The Flame "The Flame"

Holy Badfinger Batman! This is another “lost” album of the late sixites that suddenly finds itself re-issued today. The Flame were a South African quartet consisting on Blondie Chaplin, Ricky Fataar and two additional Faatar brothers. Although a headliner in Africa, it wasn’t until The Beach Boys’ Carl Wilson decided to produce The Flame’s new album in the USA that we would hear them. The music is amazing and is a power pop fan’s dream. Badfinger-styled guitar licks and McCartney-styled rock and roll combined with a hint of R&B. This album has been legendary among Beach Boys completists, even though it sounds nothing like The Beach Boys. But it does live up to the hype. Why it was ignored on release I’ll never know. After the band broke up, Chaplin and Faatar joined the Beach Boys on their “Holland” LP. Ricky Faatar also was part of the Beatlesque group, The Rutles. My biggest problem here is the remastering. And why no bonus tracks? The sound quality could’ve been better, but as it is Fallout records has done an adequate job. It ain’t cheap though, but it’s available on Not Lame Records.

Jim Noir "Tower of Love"

I heard Jim Noir’s EP “Eanie Meany” and just loved it. Now I get to review Noir’s debut CD. It’s a collection of his many ep tracks. This for me is one of the best albums of the year. It has all the hallmarks of great 6o’s styled psych power pop with a modern bent and lyrical structure. If you take The Beatles, late 60’s Kinks, Nillson, The Beta Band and Brian Wilson and mushed them up together you will get something that sounds like this. Not one weak track here. My only complaint is that is slightly too mellow. It would be nice if Jim got a bit more of a garage-y sound on some tracks, but that doesn’t take anything away from the album. The Beta Band wishes it could could’ve come up with a track as sweet as “A Quiet Man.” An you’ll want to break out The Beach Boys CDs after your hear “Turn Your Frown Into A Smile.” Jim Noir has deliberately used those great studio techniques of that era to come up with this ear candy. You should order this one now. It gets one of my highest praises… so visit his site and listen to the streaming songs for yourself. Support this inide artist! He’ll make more great stuff like this if you do.

The Cyrkle "The Minx"

This is a new re-issue of a rare recording from the 1967 Pop Pysche group The Cyrkle. Fresh off the hits “Red Rubber ball” and “Turn Down Day” they recorded this rarity. It has been literally impossible to find unless you were a bona fide audiophile. Sundazed did an amazing job re-mastering the album. It sounds great. They sound similar to The Association, The Monkees and Simon and Garfunkle mixed together. And has eight bonus tracks to boot. So what is wrong here?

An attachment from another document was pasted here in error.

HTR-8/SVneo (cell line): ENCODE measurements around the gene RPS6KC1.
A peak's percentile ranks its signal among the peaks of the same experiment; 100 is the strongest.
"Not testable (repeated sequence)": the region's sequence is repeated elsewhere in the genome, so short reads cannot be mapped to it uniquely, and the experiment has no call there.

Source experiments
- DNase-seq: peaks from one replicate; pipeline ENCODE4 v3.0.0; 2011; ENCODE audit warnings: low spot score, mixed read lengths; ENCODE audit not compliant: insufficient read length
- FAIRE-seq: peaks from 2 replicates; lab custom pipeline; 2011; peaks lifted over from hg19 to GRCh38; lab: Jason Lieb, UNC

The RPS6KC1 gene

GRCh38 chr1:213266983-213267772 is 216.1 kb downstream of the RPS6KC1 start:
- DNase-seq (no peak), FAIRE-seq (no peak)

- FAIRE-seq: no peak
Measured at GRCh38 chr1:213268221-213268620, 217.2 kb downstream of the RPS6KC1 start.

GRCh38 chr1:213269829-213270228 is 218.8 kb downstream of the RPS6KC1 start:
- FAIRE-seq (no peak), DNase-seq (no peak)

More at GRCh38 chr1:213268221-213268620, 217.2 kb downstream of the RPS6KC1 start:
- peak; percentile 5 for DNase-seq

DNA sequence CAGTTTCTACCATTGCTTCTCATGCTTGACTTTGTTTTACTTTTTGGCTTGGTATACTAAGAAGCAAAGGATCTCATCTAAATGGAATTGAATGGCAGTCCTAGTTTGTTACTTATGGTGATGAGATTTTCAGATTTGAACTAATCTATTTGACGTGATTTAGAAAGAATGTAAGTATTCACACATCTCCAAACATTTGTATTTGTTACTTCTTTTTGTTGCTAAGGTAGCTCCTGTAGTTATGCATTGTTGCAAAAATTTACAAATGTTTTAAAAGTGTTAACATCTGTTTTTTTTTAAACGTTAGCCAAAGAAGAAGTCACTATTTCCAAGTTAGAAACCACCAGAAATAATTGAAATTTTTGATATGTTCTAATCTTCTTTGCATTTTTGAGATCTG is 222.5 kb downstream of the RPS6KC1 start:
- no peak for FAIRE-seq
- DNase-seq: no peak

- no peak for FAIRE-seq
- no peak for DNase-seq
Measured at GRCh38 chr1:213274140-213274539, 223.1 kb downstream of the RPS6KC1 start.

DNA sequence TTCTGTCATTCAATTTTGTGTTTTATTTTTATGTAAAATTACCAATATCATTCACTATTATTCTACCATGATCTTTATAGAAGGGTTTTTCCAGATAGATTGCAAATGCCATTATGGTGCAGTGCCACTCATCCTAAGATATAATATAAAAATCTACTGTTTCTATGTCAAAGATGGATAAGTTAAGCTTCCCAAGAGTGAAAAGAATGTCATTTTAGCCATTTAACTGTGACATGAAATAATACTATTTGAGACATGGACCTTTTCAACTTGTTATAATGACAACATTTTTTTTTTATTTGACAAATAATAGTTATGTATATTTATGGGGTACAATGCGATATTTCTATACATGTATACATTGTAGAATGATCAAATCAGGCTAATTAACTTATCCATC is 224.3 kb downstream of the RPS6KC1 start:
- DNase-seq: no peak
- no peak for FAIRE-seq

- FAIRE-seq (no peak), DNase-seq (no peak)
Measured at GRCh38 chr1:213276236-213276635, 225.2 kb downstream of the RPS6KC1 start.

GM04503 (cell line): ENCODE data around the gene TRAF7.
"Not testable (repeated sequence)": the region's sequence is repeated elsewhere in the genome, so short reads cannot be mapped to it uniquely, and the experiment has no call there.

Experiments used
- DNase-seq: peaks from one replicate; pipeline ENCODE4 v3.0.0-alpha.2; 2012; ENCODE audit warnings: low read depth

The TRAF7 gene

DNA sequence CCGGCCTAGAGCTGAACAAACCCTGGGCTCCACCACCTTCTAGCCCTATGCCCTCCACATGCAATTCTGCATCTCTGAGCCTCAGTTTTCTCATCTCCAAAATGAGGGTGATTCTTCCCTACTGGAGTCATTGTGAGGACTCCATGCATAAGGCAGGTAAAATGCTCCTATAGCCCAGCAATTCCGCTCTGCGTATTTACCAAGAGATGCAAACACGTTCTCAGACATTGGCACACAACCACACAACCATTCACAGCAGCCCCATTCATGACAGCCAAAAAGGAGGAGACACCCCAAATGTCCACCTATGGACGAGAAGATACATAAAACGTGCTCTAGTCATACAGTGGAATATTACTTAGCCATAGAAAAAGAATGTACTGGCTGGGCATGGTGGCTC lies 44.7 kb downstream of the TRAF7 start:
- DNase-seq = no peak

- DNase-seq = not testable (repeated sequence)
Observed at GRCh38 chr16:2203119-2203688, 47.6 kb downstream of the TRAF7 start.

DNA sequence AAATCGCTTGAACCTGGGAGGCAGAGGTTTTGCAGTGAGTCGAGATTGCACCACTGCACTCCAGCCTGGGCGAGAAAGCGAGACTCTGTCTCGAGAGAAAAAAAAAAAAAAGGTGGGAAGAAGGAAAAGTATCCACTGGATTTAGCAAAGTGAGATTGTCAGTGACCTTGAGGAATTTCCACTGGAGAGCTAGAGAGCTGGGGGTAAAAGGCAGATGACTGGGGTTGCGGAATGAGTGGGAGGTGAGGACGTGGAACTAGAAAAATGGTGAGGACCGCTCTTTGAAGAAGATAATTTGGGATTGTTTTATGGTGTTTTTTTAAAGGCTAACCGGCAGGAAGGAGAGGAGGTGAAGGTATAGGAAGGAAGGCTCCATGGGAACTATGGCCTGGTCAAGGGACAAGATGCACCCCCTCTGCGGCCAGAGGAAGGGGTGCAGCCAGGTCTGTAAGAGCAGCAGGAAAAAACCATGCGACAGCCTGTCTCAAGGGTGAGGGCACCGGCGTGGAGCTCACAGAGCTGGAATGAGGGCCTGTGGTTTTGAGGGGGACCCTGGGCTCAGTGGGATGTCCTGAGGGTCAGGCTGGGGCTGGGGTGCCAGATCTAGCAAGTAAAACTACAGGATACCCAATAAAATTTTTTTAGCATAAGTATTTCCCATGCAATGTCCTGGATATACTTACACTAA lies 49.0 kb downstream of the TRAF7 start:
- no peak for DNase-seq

Well, it’s not much of an album. More like an EP of sorts with lots of thowaway tracks. This is a perfect example of the “the great lost album” myth. It is a bit of a letdown (kinda like The Beach Boys “Smiley Smile”) Not that it doesn’t have some awesome songs here, it just does not live up to the years of hype. “Squeeze Play,” “Murry the Why.” and “Something Special” are sunshine pop classics that deserve to be heard. But the rest of the album is alot of instrumental filler. So although I don’t think you should buy this, it would be worth listening to the good songs here. Sunshine pop fans should definitely buy this and put it next to thier Peppermint Rainbow and Yellow Balloon CDs. Buy it on amazon if you must.

Bowling for Soup "Great Burrito Extortion Case"

Bowling for Soup appeared on my radar with the hit single “1985” which married light power pop and punk with humor and cultural references. Alot like Wierd Al Yankovic without the obvious parodies. You most appreciate Bowling for Soup if you don’t take them too seriously. They are certainly having a good time with the silly lyrics, so why not sit back and enjoy it for what it is. Musically it’s stronger than the previous album, but I get the sense that they are trying so hard to replicate the breakout of “1985” – that they are following in the path of Smashmouth. If you remember, that band eventually became a formulaic retread and their 15 minutes of fame is pretty much gone. I hope that doesn’t happen here. Many of the songs are great fun like “a friendly goodbye” and “99 biker friends.” Sometimes they go a bit too silly on “I’m Gay” and over-the-top-culture-references on “Val Kilmer.” I think if they got too serious on us, we would have to compare them to Green Day. Overall a very worthy album. This is not on emusic yet, so get it on

Albert Hammond, Jr. "Yours to Keep"

Here is the debut solo album from Albert Hammond Jr., guitarist with The Strokes (and son of the Albert ‘It Never Rains In Southern California’ Hammond) Recorded in New York’s Electric Lady Land studios together with Josh Lattanzi on bass and Matt Romano on drums. It is a really good album, better than most of the stuff the Strokes have come out with lately. “In Transit” is a nice tune, a bit like Travis and Keane visiting Strokes country. Not much guitar, but alot of synth and melodic beats that swirl together are on “Yours to Keep” – plus some handclaps to keep it together. I feel this album is a good mix of current alt. pop style and power pop. Hammond’s voice reminds me alot of the Minus 5’s Scott McCaughey – its got a good earnest quality and “Back to the 101” is an excellent example of this. The end of the album runs out of steam a little, but overall it is worth a purchase. Hear the tracks on myspace then go get this music on